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Key points to remember

  • Ethereum’s total supply has increased since the merger.
  • The merger reduced ETH issuance by 89.4%, but validators are still rewarded with new ETH.
  • Transaction fees must reach 16 gwei or more for Ethereum’s fee-burning mechanism to fully offset ETH issuance.

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While the shift to proof-of-stake has significantly reduced Ethereum’s ETH issuance, higher transaction fees are needed for the network’s monetary system to become deflationary.

Inflating total ETH supply

Ethereum’s token supply continues to grow despite blockchain’s transition to proof-of-stake.

According to data from ultrasound.silverAt the time of writing, Ethereum’s token supply has increased by 418.88 ETH since the successful blockchain upgrade on September 15.

Total supply of ETH after the merger. Source:

Some believed that Ethereum’s move from Proof-of-Work to Proof-of-Stake, known in the crypto space as “Merge“, would immediately cause the Ethereum monetary system to deflate. Unlike “inflationary” currency, a deflationary system is characterized by a gradual reduction in the money supply over time. Although the supply of ETH briefly dropped immediately after the merger (by 248 ETH within twelve hours of the upgrade), it has now reached a new all-time high.

So, has the Ethereum merger not lived up to its promise? No way.

Ethereum’s new monetary policy

Before the merger, Ethereum distributed around 13,000 ETH per day to miners (who ran the execution layer of the blockchain) and 1,600 ETH per day to validators (who ran the consensus layer, or Beacon Chain). At the time, the total supply of Ethereum was inflating by around 4.62% per year.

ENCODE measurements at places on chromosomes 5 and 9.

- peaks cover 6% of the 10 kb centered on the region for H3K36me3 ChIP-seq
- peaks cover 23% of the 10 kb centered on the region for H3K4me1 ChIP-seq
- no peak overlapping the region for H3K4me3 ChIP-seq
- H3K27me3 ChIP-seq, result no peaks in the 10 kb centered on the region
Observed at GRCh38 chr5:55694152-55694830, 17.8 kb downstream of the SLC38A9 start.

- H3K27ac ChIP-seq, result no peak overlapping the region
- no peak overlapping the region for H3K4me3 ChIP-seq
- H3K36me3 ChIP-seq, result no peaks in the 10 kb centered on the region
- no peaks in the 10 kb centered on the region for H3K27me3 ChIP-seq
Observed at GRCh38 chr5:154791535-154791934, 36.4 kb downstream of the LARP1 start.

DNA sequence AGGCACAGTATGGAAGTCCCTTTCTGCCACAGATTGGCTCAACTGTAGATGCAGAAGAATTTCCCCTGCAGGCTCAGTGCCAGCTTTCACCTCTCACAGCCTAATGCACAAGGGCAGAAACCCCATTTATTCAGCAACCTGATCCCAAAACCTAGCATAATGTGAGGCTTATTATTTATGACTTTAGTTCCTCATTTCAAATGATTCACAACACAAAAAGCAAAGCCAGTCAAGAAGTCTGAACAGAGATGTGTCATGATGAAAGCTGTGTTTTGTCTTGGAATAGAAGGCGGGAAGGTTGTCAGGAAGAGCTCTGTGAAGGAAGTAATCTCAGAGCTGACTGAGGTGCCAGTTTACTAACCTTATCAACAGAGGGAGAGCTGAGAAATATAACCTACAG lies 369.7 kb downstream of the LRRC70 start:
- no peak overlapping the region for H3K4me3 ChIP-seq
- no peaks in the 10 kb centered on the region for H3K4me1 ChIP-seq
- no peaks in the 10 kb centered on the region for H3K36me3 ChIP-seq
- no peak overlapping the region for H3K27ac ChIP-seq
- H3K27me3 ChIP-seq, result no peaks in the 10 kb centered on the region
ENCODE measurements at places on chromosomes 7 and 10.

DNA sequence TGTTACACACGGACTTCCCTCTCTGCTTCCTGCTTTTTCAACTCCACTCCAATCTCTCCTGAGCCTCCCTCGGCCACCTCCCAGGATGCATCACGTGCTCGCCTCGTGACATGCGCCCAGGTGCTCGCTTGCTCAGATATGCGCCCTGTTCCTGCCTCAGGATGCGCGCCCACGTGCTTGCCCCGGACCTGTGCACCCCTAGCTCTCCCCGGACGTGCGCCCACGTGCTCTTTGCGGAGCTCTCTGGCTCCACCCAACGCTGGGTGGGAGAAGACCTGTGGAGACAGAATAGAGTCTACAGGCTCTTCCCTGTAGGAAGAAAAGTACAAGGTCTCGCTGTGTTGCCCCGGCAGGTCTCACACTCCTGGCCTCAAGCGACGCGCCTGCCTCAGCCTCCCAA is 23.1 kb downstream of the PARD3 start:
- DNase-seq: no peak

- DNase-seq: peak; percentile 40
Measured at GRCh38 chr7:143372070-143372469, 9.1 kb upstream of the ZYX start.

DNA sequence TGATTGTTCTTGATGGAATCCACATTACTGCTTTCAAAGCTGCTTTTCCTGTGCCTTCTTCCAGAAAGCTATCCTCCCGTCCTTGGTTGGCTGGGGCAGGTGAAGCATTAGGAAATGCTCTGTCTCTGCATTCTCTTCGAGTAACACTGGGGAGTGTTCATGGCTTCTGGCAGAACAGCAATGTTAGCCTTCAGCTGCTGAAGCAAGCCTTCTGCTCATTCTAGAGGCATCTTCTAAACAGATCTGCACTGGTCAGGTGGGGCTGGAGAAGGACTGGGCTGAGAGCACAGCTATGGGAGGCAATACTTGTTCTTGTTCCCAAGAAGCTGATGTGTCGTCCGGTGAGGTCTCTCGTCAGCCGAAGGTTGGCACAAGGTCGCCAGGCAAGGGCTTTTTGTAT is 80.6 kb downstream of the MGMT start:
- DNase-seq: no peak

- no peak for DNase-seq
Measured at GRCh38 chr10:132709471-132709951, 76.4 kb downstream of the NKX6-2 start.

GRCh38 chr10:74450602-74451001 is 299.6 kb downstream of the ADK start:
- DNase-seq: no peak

When Ethereum’s execution and consensus layers merged, the blockchain stopped distributing rewards to miners, meaning ETH issuance dropped by 89.4%. Validators still receive ETH, but it was only 10.6% of previous rewards. As a result, annual ETH issuance decreased to around 0.49%.

Additionally, in August 2021, Ethereum implemented EIP-1559, which introduced an ETH burning mechanism. Ethereum users pay a base fee (denominated in gwei, or one billionth of 1 ETH) for each transaction. This tax is automatically withdrawn from circulation. Data from indicates that since the upgrade was implemented 407 days ago, a total of 2,625,258.71 ETH has been burned.

However, transaction costs vary depending on how many people (or algorithms) are using the blockchain at any given time. While gas prices are currently session around 12 gwei, they are used to achieved 200 gwei during the bull run – sometimes exceeding 100,000 gwei. According to the Ethereum Foundation, gas fees must exceed 16 gwei for the ETH burning mechanism to cancel ETH issued to validators. In other words, the total supply of ETH will increase whenever Ethereum transactions cost 15 gwei or less and decrease if they require 16 gwei or more.

It bears repeating that while Ethereum’s token supply has continued to grow following the merger, the decrease in issuance is significant. Without the switch to proof-of-stake, the supply would have already increased by more than 20,994.04 ETH, instead of just 418.88 ETH.

Disclaimer: At the time of writing this article, the author of this article owned BTC, ETH, and several other cryptocurrencies.

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